In this tutorial, we will learn about the MySQL
CONCAT() function. Suppose you have an Employee table that has separate columns for the first name and the last name of the employee.
What if you had to display the full name (first name + last name) of the employee in MySQL? Such a query would require you to combine the two values in both the rows and display them.
For such purposes, MySQL provides us with the
CONCAT() function. The
CONCAT() function is one of the many string functions of MySQL. It combines two or more row values.
For instance, if you have the following four rows in your table – Address_Line_1, City, State, Postal_Code; then
CONCAT() enables you to combine the values of these 4 rows for a particular record and you get it as one value.
CONCAT() doesn’t alter the structure of the table by combining rows. It only combines the row values for the given records while displaying them as an output. So,
CONCAT() is usually used with the
Syntax for MySQL CONCAT()
CONCAT(expression1, expression2, expression3,...)
Where expression includes row names or any value that you want to concat with another value.
Examples of MySQL CONCAT() function
Consider the below Students table.
1. Basic Example of MySQL CONCAT()
Before we move on to combining row values of a table using
CONCAT(), let’s take a look at a basic example. Consider the below query,
SELECT CONCAT('Hello!', 'I am ', '14', ' years of age.') AS ConcatenatedString;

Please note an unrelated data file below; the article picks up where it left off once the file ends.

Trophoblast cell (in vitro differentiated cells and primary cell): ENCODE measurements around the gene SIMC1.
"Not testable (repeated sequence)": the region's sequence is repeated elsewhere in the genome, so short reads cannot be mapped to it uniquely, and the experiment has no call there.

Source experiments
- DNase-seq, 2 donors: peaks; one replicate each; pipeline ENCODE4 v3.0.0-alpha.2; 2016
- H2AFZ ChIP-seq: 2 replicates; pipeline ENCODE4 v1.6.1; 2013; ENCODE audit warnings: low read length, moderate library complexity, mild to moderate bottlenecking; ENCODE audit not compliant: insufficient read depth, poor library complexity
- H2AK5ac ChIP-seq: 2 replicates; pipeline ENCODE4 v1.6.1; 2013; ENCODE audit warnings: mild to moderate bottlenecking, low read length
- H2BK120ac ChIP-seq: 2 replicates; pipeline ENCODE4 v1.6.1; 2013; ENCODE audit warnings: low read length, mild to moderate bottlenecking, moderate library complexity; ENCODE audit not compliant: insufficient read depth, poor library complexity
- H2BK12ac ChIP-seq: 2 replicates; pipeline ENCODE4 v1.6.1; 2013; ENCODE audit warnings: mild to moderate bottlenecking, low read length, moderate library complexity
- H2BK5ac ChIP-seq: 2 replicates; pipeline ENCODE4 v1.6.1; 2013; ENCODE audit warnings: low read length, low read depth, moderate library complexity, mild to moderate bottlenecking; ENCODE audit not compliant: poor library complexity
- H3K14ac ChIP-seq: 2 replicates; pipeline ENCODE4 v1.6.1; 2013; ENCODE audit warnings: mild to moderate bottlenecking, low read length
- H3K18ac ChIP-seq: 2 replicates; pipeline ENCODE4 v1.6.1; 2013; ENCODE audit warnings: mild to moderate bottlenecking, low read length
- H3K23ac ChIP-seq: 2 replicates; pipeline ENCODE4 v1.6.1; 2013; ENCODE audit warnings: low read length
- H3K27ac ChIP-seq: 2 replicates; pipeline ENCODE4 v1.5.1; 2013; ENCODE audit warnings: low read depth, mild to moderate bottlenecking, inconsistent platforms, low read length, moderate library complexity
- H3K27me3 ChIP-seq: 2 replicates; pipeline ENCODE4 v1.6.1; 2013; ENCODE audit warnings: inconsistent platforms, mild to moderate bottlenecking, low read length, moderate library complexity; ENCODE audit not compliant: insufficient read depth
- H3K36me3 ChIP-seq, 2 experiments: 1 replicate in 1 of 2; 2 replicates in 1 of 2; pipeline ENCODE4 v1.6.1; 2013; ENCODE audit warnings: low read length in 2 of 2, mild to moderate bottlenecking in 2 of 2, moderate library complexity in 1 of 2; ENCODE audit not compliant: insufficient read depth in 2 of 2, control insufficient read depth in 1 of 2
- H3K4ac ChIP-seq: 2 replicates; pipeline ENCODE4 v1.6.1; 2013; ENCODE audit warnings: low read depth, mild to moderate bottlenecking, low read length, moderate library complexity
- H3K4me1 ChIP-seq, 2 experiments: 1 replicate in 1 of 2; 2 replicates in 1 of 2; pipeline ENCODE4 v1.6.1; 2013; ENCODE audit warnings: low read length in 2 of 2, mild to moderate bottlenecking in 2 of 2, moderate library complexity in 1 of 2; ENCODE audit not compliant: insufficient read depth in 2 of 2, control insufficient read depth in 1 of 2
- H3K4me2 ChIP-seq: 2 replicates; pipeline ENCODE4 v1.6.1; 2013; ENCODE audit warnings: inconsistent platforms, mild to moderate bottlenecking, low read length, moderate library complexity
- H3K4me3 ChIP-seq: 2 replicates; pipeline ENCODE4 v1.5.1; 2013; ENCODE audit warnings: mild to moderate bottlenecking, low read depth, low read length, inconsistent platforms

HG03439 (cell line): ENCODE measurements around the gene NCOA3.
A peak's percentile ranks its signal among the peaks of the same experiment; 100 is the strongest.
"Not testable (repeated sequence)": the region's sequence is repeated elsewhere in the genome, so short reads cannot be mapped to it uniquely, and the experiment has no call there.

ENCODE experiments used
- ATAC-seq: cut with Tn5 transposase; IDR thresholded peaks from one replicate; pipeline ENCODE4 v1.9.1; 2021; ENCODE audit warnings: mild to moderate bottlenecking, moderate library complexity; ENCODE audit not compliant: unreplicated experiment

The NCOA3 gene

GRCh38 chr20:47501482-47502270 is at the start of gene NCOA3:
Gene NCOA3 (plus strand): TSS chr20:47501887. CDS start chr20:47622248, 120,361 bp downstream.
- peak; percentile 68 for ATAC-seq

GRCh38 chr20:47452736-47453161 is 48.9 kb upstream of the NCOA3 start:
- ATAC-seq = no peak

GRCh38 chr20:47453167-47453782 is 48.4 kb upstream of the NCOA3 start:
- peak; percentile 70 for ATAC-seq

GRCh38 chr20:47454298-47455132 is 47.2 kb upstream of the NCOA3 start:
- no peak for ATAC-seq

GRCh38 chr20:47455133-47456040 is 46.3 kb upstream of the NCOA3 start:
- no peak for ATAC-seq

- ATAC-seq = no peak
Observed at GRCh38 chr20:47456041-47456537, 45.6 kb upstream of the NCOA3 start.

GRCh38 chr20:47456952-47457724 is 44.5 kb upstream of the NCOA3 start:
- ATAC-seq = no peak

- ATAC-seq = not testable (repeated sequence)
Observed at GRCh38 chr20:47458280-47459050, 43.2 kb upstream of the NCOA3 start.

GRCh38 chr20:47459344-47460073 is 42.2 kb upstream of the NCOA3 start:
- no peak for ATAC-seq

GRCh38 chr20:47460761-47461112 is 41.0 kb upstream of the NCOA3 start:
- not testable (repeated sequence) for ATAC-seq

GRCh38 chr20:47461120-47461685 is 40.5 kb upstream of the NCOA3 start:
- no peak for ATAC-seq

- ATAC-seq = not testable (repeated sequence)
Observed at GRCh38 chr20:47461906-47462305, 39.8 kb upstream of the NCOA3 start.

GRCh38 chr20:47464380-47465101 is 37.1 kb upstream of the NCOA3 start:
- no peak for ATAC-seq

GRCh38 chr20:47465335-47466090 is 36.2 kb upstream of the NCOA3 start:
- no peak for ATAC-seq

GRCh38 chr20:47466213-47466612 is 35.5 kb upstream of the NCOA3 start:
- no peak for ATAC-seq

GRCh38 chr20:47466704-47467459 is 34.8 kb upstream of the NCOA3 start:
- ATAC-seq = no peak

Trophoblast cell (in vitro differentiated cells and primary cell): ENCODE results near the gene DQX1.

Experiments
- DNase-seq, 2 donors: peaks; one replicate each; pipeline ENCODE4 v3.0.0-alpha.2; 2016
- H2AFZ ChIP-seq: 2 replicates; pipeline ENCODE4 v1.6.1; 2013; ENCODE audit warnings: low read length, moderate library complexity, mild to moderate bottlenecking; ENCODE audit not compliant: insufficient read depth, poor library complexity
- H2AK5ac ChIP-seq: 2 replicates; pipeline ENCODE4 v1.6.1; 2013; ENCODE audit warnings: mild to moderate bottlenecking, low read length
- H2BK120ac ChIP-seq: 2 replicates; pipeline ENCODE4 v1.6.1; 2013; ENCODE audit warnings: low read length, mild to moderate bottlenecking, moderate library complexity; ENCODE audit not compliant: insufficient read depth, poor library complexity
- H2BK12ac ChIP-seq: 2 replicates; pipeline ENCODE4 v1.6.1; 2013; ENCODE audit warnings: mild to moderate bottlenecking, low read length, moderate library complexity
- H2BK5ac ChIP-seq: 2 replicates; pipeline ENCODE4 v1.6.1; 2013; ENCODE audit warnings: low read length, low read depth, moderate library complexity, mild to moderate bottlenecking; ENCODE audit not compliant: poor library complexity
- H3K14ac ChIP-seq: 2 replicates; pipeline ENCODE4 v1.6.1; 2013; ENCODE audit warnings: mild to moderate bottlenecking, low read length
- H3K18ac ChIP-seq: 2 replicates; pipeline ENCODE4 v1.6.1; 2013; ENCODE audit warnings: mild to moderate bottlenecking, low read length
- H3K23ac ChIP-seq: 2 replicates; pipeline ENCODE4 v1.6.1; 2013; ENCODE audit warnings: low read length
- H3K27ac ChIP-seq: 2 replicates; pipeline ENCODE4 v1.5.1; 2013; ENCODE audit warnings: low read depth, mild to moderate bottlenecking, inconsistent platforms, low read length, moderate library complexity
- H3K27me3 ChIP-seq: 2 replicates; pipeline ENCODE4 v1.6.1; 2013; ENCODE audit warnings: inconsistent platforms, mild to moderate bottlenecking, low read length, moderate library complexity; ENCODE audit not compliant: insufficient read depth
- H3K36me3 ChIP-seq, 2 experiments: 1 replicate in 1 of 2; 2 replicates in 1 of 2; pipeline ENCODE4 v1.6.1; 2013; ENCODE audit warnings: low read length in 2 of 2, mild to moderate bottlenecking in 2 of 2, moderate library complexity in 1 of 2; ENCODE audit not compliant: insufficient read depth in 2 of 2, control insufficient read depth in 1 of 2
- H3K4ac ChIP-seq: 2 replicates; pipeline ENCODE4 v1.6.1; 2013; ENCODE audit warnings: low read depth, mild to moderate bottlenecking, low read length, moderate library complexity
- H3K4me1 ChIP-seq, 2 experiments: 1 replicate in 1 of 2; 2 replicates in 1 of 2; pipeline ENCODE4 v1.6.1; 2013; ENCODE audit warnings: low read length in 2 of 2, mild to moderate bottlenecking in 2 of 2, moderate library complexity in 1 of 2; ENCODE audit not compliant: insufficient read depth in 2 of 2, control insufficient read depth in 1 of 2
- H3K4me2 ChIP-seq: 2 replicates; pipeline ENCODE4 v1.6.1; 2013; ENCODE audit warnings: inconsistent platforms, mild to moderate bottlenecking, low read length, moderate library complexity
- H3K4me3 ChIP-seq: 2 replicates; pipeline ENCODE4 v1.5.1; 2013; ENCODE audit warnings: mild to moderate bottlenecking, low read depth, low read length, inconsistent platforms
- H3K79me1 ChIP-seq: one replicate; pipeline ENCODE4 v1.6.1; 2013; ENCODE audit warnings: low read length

We have 4 string arguments passed in the
CONCAT() function. MySQL
CONCAT() will append them in that order and then display them under the alias name
ConcatenatedString. We get the output as,
2. Combining Row Values using CONCAT()
Now let us work with the Students table. How about displaying the first name and last name of every student as one value under the alias of Full_Name?
SELECT CONCAT(FirstName, ' ', LastName) AS Full_Name FROM Students;
And we get our output as,
3. MySQL CONCAT() With NULL Values
Now let us see how the
CONCAT() function deals with NULL values. Before we go ahead, let us insert a row with a few NULL values in the Students table and then display the updated table.
INSERT INTO Students(ID, FirstName, DaysPresent) VALUES (7, 'Meera', 84); SELECT * FROM Students;
Our output is,
Now, what will happen if we combine the values of the FirstName and LastName columns for the student with ID=7? Let us use the following query with the
WHERE clause and find out!
SELECT CONCAT(FirstName, ' ', LastName) AS Full_Name FROM Students WHERE ID=7;
And we get the output as,
It is important to remember that the result of
CONCAT() is NULL if any argument value happens to be NULL.
CONCAT() can be very useful to present your output in a more readable and understandable value. String functions like
CONCAT() are very important to understand and so I hope you’ll take a look at the link in the references below.
- MySQL Official Documentation on